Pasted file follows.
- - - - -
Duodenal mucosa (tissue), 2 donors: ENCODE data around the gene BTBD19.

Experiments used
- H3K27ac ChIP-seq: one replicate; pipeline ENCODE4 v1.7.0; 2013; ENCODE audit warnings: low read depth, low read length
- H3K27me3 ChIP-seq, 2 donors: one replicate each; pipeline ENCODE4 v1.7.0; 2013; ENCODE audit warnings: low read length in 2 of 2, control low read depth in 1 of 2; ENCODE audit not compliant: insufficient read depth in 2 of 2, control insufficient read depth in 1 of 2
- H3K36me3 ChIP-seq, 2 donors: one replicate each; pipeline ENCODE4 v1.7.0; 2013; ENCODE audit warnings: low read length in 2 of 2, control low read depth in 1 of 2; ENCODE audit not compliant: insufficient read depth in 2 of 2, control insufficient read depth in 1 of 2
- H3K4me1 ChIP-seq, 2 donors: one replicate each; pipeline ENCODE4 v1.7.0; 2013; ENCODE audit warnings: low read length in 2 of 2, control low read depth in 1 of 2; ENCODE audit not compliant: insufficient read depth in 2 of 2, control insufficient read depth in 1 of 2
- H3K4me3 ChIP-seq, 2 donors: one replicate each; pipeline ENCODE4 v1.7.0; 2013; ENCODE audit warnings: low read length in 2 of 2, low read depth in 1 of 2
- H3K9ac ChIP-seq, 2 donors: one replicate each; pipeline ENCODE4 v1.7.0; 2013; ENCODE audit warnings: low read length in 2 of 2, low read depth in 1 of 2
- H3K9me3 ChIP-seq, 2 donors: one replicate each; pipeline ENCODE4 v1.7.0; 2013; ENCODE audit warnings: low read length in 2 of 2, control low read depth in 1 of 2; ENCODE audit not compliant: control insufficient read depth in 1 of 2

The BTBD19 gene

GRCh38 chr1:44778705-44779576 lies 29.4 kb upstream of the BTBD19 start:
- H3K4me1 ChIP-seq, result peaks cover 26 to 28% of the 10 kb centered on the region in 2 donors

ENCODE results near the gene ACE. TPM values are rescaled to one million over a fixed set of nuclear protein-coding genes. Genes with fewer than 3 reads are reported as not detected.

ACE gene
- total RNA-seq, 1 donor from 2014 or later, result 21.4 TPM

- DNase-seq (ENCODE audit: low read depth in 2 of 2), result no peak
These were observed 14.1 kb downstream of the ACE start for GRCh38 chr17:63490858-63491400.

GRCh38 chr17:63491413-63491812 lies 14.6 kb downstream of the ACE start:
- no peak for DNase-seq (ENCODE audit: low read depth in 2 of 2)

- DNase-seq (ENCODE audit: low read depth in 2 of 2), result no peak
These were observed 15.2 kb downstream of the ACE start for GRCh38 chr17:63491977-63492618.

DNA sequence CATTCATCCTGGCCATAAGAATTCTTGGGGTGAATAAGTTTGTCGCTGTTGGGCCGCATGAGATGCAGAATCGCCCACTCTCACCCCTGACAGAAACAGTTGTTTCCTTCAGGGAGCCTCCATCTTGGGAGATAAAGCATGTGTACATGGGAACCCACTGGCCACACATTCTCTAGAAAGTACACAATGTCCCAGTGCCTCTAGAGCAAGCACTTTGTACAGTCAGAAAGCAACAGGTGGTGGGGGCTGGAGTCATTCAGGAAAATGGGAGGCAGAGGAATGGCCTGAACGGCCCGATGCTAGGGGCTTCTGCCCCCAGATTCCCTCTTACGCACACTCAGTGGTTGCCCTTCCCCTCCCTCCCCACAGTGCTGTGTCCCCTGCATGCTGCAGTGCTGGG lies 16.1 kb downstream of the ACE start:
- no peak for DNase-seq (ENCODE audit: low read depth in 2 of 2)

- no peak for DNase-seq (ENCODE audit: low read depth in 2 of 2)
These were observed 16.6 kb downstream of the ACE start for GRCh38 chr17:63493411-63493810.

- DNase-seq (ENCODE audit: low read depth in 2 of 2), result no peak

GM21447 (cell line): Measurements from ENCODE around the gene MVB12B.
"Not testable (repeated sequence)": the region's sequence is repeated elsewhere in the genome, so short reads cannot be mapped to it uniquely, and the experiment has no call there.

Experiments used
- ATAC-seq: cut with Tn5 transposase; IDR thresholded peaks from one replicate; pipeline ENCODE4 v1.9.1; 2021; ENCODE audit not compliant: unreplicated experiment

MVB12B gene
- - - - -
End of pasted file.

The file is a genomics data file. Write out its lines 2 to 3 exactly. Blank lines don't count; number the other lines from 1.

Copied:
Experiments used
- H3K27ac ChIP-seq: one replicate; pipeline ENCODE4 v1.7.0; 2013; ENCODE audit warnings: low read depth, low read length